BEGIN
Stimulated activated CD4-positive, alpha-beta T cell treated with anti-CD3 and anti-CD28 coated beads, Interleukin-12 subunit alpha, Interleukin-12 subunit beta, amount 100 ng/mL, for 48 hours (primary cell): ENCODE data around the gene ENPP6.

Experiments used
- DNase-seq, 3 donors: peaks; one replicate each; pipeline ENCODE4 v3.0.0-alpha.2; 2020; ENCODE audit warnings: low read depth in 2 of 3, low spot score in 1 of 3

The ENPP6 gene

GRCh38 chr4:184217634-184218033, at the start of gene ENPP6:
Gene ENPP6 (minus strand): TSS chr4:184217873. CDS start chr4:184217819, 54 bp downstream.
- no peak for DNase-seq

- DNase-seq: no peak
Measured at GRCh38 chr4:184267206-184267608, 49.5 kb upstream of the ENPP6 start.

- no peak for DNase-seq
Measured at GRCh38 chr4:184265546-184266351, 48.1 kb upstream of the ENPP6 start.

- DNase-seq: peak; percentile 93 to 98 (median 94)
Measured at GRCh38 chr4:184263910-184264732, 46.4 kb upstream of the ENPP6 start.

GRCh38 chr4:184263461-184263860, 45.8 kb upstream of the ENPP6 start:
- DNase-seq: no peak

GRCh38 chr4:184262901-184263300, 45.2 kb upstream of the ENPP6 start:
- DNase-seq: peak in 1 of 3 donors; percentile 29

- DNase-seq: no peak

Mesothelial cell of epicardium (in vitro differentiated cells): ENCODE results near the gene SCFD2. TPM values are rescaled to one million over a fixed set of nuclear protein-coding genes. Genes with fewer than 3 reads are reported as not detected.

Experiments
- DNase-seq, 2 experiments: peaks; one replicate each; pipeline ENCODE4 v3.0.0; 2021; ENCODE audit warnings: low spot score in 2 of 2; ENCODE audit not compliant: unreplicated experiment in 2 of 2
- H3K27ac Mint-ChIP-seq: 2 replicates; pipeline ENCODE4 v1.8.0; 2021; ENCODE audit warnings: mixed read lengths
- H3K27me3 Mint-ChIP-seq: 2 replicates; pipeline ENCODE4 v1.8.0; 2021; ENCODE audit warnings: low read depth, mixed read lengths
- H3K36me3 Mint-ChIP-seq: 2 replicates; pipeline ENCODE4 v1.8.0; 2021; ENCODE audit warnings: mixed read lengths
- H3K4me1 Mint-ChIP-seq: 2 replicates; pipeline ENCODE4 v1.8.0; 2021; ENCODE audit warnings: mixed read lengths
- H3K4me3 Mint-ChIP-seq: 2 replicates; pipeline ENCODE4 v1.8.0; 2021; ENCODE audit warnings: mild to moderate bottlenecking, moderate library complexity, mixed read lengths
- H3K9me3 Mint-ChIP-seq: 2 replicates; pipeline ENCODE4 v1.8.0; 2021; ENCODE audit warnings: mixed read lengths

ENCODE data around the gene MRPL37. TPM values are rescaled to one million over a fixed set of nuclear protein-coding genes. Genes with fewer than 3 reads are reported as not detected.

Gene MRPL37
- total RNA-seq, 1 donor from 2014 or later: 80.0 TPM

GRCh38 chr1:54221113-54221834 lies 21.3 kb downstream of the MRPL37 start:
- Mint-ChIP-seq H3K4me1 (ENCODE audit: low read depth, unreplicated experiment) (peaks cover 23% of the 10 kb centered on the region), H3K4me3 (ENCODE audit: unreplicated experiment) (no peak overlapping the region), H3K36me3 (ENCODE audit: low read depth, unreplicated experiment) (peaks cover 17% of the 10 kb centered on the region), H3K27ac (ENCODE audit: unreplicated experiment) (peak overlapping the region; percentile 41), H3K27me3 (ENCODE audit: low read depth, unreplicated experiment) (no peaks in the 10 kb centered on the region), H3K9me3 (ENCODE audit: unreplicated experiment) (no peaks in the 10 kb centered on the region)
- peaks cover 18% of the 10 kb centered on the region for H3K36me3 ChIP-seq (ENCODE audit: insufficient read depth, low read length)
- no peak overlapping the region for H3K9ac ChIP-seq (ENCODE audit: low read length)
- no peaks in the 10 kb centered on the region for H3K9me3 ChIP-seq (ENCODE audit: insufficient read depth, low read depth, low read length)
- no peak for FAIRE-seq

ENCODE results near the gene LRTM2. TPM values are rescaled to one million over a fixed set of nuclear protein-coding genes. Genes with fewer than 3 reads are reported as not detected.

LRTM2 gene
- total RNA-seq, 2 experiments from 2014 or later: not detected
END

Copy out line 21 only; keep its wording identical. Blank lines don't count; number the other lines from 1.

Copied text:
- DNase-seq, 2 experiments: peaks; one replicate each; pipeline ENCODE4 v3.0.0; 2021; ENCODE audit warnings: low spot score in 2 of 2; ENCODE audit not compliant: unreplicated experiment in 2 of 2